Of the 17 active U.S. bishops who Bishop Thad J. Jakubowski of turned 75 in 2002, he allowed Chicago; Lithuanian-born Bishop oilly five to retire that year. Paulius A. Baltakis, based in As 2002 ended 19 active U.S. Brooklyn, N.Y., as bishop of bishops were already over 75. Lithuanian Catholics outside There are 16 more with a 75th Lithuania; Milwaukee-born Archbirthday coming in 2003. bishop Charles A. Sc,;hleck, in Cardinal Anthony J. Bevilacqua Vatican service as adjunct secreof Philadelphia, who turned 79 tary of the Congregation for the last June, is the oldest of all the Evangelization of Peoples and currently active cardinals, arch- president of the Pontifical Mis. bishops and bishops in the United sionary Works; Auxiliary Bishop States. Even if he remains arch- John R. Gorman of Chicago; bishop of Philadelphia when he Bishop William R. Houck of turns 80 this June, after his birth- Jackson, Miss; Bishop William day he will lose his eligibility to H. Bullock of Madison, Wis; enter a conclave to elect a new Bishop Stephen Hector Doueihi pope. .of St. Maron of Brooklyn for the The only other active Ameri- Maronites; Bishop Anthony G. can cardinal over 75 is Cardinal Bosco of Greensburg, Pa. Edmund C. Szoka, president of Also, Bishop James C. Timlin the Pontifical Commission for of Scranton, Pa; Bishop Daniel A. Vatican City State since 1997. Hart of Norwich, Conn; Among the other 17 active Ruthenian BishopAndrew Pataki U.S. bishops who were already of Passaic, N.J; Bishop Thomas 75 when the new year started is V. Daily of Brooklyn, N.Y; Auxformer Fall River. bishop, Arch- iliary Bishop Raymond E. bishop DanielA. Cronin of Hart- Goedert of Chicago; Bishop ford, Conn., a priest since 1952, Frank J. Rodimer of Paterson, bishop since 1968 and head of N.J., and Auxiliary Bishop Jothe Hartford Archdiocese since seph J. Madera of the U.S. Arch1992. He turned. 75 Nov. 14, diocese for the Military Services. 2002. Among the 16 active bishops The others are: who will turn 75 in 2003, there Auxiliary Bishop Leonard J. are no cardinals and only one ' Olivier of Washington; Auxiliary archbishop.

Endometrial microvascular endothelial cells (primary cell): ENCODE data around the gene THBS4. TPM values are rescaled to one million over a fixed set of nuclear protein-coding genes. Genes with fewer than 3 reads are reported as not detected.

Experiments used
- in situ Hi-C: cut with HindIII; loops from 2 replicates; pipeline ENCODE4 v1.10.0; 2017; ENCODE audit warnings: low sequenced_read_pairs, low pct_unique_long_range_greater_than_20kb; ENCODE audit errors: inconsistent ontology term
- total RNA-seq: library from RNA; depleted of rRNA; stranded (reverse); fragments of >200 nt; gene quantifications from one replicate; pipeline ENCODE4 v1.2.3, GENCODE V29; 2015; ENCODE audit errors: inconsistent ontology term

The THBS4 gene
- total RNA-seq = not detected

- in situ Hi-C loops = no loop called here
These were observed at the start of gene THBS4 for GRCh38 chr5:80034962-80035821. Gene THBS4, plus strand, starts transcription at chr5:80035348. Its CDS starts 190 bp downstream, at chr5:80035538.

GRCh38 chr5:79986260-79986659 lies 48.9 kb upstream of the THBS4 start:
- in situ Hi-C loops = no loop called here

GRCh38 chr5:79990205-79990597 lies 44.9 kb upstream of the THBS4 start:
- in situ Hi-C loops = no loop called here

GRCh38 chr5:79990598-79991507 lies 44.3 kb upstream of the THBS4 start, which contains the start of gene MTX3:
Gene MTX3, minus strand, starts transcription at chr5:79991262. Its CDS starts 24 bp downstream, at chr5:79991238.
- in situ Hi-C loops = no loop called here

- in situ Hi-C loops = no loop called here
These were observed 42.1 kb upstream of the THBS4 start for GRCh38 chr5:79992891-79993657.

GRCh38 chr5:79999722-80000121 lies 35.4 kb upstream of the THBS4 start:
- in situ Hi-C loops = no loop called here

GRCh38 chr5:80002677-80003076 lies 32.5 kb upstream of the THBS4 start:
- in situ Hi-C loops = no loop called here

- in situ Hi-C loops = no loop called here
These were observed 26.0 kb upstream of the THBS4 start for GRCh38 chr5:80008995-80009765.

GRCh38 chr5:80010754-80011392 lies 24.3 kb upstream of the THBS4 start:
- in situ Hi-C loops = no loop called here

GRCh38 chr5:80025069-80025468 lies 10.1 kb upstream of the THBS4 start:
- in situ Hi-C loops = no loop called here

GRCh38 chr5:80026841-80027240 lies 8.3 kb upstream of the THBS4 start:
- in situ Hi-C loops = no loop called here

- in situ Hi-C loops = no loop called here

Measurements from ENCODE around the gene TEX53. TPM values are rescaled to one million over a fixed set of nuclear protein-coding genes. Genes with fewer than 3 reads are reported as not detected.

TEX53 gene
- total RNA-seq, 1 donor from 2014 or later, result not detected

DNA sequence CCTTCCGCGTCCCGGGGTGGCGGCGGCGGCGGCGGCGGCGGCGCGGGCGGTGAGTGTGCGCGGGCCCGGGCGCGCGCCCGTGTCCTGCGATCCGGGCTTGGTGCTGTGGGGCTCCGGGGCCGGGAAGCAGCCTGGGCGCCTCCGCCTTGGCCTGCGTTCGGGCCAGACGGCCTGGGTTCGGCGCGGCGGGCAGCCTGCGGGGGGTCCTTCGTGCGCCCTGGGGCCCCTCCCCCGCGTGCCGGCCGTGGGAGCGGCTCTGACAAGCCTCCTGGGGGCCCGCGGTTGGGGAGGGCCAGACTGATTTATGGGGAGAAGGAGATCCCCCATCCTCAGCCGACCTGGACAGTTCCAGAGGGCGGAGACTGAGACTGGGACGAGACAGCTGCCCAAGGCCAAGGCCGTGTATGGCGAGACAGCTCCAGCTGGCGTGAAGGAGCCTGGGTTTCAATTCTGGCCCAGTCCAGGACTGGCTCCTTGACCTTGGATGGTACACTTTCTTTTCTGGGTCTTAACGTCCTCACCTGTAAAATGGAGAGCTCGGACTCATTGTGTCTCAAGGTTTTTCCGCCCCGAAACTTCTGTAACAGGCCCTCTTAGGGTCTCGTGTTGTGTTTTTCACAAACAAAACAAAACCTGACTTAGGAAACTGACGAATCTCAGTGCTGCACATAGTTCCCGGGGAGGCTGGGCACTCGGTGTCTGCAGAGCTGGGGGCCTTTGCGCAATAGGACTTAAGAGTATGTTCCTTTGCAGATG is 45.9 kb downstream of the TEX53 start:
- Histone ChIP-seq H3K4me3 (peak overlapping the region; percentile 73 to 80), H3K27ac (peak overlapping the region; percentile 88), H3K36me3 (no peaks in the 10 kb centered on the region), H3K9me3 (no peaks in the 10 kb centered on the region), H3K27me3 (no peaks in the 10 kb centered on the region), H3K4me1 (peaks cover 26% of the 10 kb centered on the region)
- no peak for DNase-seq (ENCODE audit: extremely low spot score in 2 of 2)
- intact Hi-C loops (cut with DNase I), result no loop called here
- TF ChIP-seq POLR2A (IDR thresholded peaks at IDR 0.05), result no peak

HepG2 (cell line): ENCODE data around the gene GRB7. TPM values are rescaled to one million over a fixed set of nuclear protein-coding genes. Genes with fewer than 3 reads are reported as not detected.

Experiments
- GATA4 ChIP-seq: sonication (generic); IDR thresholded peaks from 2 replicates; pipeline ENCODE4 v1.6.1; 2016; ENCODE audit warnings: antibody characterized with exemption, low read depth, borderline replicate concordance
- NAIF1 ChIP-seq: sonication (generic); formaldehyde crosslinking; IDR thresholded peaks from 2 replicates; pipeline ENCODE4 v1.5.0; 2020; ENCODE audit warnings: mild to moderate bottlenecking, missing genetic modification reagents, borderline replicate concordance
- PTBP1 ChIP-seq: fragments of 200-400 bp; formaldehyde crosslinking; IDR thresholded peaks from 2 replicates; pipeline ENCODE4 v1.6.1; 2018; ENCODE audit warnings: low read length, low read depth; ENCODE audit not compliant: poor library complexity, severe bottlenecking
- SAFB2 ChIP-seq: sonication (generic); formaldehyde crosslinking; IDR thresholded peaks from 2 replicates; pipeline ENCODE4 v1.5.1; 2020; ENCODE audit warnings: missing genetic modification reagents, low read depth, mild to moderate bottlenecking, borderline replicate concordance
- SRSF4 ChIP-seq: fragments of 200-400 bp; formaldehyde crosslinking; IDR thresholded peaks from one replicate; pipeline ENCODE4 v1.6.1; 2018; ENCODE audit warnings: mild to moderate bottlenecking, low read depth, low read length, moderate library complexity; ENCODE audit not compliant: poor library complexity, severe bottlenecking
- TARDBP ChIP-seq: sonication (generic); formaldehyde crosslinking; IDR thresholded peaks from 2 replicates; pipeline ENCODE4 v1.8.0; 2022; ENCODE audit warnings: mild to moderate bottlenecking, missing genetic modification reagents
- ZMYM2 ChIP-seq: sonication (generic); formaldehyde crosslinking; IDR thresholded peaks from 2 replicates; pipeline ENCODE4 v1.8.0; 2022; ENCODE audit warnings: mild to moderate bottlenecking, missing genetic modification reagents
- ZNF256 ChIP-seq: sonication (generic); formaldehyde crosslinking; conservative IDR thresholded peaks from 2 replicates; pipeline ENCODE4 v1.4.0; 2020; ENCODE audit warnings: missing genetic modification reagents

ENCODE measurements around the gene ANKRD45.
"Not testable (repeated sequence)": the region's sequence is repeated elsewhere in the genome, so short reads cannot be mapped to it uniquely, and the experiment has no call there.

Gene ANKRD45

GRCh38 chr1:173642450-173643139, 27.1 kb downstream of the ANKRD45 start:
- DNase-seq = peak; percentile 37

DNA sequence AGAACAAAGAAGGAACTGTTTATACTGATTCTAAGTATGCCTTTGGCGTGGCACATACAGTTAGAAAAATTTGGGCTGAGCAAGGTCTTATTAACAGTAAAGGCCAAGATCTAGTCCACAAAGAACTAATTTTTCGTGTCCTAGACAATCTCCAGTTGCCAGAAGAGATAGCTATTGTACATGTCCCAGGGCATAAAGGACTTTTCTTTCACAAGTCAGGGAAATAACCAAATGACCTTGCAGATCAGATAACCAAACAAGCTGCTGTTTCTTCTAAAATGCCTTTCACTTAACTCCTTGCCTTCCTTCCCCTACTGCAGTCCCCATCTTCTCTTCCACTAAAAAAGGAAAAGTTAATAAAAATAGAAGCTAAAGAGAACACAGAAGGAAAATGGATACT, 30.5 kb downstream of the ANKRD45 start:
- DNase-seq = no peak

Many Hispanic Catholics now declaring no ·religion, says report WASHINGTON (CNS) - The Catholic Church lost Hispanic members during the I990s because many are now declaring no religion, according to a report comparing surveys taken in 1990 and 200 I. The 1990 survey reported 66 percent of the Hispanics identifying themselves as Catholic while the 200 I survey listed 57 percent identifying themselves as Catholic. The proportion of non-Catholic Christians remained steady at 25 percent. The findings go against a common belief that Catholics are leaving the Church to become Protestants, said the repOIt. "Young people and new immigrants are particularly 'unchurched,''' the repolt said. "It has been thought all along that the vast majotity of ex-Catholics became Protestants, and in particular Pentecostals," it added. Instead, "many Hispanics who left the Catholic Church opted for no religion at all," it said. This is a "bittersweet message" for the Catholic Church, said Anthony Stevens-Arroyo, director of the Program for the Analysis of Religion Among Latinos which commissioned the report. The 200 I survey also showed a strong belief among Hispanics in God and in miracles, indicating a firm religiosity that no longer identifies with an institutionalized religion, he said in a telephone interview with Catholic News Service. "They just don't go to church."